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# How to use fixed point maths in Java ME

This article shows how to use fixed point maths in Java ME; this is useful on older phone models which don't have support for floating point.

## Contents |

## Fixed point maths

Some older phone models don't have CLDC 1.1 which includes support for floating point, but this can easily overcome by using fixed point maths.

Fixed point maths we use plain integers but pretend that there is a decimal point. We just take all numbers as multiplied by a common multiplier. Let's just make it 256 for instance. So we convert a normal number to fixed point by multiplying by 256. Therefore we would represent 1 as 256, 2 as 512, 3 as 768, 0.5 as 127, 2.5 as 639.

Similarly we convert from fixed point to normal numbers by dividing by 256.

You're probably wondering why we choose 256 rather than any other number. Well, division happens to be a slow operation on most processors that are used in mobile phones, but there is a trick. If the divisor happens to be a power of two a right shift operation can be used instead. 256 is 2 to the power of 8

-> n / 256 is equivalent to n >> 8

Similarly, multiplication can be done using a left shift operation:

n * 256 is equivalent to n << 8

The shift operator are usually carried out in one cycle and are a whole lot faster than division operations.

Also, you can choose any number you like as the divisor, as long as it's a multiple of two. We chose a low number like 256 in this case as usually we are using these fixed point maths to calculate the positions of graphics on the screen and it's easy to get an overflow if the divisor is too high.

## Quirks:

There is one small quirk in this technique that you should be aware of: negative numbers are never rounded down to zero.

So:

-2 / 256 = 0 (because it's rounded down)

but

-2 >> 8 = -1

Usually, this quirk can safely be ignored, but it could cause you some problems in certain cases.

Make sure you always wrap the shift operation in brackets because it has a funny precedence order:

int result = (fxpNum << 8) +1;

If you hadn't enclosed the shift operation in brackets it would have added 1 to 8 and then shifted, so it's fxpNum << 9. Probably not what you wanted!

## How to get remainder

There is another trick to make the remainder function (%) faster by using & 0xff.

For instance if you want to convert a fixed point to a normal number and round up, normally you would do the following:

int result = fxpNum >> 8;

if (fxpNum % 256 > 127) result++;

This is the faster way of doing it:

int result = fxpNum >> 8;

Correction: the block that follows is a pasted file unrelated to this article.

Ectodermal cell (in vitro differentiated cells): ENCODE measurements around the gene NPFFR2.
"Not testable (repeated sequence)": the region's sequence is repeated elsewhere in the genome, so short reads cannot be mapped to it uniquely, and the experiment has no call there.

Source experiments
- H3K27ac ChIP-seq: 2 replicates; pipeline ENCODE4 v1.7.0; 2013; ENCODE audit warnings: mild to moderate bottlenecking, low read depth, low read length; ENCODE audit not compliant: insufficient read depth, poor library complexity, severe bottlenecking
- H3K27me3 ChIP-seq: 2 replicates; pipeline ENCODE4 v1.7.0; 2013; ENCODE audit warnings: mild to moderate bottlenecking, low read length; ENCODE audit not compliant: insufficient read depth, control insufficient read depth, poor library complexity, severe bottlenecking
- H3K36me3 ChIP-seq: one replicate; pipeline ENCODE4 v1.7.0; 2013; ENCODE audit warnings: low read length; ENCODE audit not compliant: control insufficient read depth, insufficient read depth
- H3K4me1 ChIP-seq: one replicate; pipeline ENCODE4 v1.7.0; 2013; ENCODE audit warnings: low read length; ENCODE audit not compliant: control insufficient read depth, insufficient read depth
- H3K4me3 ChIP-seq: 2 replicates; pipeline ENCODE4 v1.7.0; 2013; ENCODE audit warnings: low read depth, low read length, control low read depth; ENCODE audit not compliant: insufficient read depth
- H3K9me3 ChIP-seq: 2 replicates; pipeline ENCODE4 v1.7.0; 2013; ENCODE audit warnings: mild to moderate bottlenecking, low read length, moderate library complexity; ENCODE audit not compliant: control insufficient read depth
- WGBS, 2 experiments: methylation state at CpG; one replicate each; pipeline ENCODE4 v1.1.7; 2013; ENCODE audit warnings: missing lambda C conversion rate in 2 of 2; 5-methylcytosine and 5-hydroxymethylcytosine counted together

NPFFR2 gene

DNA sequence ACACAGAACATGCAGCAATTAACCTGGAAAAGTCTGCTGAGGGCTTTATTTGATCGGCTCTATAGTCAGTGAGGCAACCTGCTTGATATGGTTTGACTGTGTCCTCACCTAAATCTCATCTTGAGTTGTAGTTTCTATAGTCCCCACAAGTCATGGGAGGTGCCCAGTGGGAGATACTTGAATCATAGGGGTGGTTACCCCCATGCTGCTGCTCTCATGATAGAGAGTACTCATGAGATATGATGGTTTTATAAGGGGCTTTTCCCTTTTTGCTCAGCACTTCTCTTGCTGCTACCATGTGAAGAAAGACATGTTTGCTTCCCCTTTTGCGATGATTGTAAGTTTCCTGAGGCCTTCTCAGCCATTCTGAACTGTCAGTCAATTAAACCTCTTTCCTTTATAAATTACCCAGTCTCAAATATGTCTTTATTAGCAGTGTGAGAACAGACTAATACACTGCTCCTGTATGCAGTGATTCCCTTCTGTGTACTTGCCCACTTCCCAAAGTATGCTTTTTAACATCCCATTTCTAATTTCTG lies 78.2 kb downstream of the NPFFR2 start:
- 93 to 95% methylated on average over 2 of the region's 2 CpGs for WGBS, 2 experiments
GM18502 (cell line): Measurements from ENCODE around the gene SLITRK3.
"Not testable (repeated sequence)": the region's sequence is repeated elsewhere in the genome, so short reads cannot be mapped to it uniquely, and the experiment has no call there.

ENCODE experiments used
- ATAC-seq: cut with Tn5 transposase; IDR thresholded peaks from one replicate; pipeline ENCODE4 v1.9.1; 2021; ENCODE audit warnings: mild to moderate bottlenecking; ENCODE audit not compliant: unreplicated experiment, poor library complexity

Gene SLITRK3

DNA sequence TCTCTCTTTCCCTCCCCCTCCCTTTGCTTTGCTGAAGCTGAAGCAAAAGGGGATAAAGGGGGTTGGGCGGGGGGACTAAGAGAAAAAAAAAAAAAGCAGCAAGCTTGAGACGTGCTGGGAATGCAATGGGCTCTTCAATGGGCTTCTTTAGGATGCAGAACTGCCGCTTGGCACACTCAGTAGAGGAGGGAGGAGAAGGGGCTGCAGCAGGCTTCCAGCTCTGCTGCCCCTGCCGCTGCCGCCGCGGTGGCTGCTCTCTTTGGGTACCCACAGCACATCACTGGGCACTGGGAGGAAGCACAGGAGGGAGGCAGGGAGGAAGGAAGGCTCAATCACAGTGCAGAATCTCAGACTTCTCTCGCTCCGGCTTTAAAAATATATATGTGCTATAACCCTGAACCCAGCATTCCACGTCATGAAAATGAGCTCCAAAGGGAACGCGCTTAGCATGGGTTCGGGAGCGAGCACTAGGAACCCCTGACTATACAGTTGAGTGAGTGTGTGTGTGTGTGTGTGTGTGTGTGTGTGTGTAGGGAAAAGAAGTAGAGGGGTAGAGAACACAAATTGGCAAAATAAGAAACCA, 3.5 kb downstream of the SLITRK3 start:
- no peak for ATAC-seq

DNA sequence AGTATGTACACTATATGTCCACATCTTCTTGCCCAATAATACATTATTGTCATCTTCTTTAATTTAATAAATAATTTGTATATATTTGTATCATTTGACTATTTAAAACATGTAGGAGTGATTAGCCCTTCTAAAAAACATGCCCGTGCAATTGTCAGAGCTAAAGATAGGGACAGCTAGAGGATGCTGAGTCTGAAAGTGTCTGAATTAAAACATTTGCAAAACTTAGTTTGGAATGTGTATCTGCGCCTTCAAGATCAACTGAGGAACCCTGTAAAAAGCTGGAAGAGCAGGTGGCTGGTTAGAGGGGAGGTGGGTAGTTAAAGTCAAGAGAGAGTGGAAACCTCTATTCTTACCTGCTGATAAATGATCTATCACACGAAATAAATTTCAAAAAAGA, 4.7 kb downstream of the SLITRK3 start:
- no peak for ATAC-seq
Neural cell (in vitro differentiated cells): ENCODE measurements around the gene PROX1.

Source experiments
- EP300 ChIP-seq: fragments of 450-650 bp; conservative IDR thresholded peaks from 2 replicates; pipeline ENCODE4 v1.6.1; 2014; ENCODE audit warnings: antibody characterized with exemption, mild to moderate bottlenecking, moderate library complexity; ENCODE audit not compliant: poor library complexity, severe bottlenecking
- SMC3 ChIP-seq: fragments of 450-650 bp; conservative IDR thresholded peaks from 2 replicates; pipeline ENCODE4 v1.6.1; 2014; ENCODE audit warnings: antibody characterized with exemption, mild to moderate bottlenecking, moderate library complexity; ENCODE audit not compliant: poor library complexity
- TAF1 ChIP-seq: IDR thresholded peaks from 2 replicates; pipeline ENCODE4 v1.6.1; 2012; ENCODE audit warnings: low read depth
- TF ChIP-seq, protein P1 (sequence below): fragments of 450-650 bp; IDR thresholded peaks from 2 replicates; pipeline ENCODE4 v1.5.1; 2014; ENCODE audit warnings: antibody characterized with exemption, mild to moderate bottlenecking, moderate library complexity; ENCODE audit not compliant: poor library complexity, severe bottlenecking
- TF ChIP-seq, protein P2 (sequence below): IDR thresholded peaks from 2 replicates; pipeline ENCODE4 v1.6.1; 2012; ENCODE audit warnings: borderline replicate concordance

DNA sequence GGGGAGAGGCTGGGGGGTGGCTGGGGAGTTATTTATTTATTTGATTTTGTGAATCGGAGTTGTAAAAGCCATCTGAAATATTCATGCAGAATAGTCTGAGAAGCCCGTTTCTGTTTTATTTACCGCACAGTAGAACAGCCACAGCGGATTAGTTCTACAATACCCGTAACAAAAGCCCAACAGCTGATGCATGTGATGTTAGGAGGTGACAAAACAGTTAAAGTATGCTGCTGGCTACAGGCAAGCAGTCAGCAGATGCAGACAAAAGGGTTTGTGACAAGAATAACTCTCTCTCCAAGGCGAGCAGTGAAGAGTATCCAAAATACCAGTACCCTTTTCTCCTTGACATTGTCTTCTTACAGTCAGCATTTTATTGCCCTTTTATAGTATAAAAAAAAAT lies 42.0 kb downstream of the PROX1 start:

if (fxpNum & 0xff > 127) result++;

Similarly:

fxpNum % 16 = fxpNum & 0xffff, fxpNum % 4 = fxpNum & 0xf

## How to get square root for integers

I include here a useful function to calculate square roots using only integers:

// Fast integer square root adapted from algorithm,

// Martin Guy @ UKC, June 1985.

// Originally from a book on programming abaci by Mr C. Woo.

public static int fastSqrt(int n)

{

/*

* Logically, these are unsigned.

* We need the sign bit to test

* whether (op - res - one) underflowed.

*/

int op, res, one;

op = n;

res = 0;

/* "one" starts at the highest power of four <= than the argument. */

one = 1 << 30; /* second-to-top bit set */

while (one > op) one >>= 2;

while (one != 0)

{

if (op >= res + one)

{

op = op - (res + one);

res = res + (one<<1);

}

res >>= 1;

one >>= 2;

}

return(res);

}

So how would we use this to calculate the square root of a fixed point number, say 10?

Well, if we first multiply by 256 squared (i.e. << 16), the result will be in 256 fixed point:

int fxpNum = 10 << 16;

int fxpResult = fastSqrt(fxpNum);

## How to calculate sin, cos, tan etc.

There is a free fixed point library available, http://sourceforge.net/projects/protheus/files/fpmathlib/

which is free to use for non-commercial applications

## Debugging tips:

Once you start using fixed point maths it can be quite difficult to debug your code because you have to use a calculator every time you want to convert the fixed point to normal numbers. For this reason I recommend using 1000, or some multiple of ten, as a divisor while you are still debugging your algorithm. This way you can easily convert the numbers in your head. Then when you get the code working correctly you switch to using 256 as the divisor. Really this is good advise for all programming: always concentrate on getting the code working first and leave the optimisation stuff to the final stage.

## Proguard

As an insteresting side note I would like to mention that Proguard 4.0 (still in beta) will do some of these maths tricks automatically, e.g:

n * 2 -> n << 1 n * 4 -> n << 2 n % 4 -> n & 0xf

## Naming conventions

It's highly recommended that you name all fixed point numbers in some standard way. The reason being is there is no way to tell them apart from normal integers and this can lead to a lot of confusion. For example you could prefix all fixed point intergers with fxp (like I have done in this artical):

int fxpPosition; // fixed point

int position; // normal integer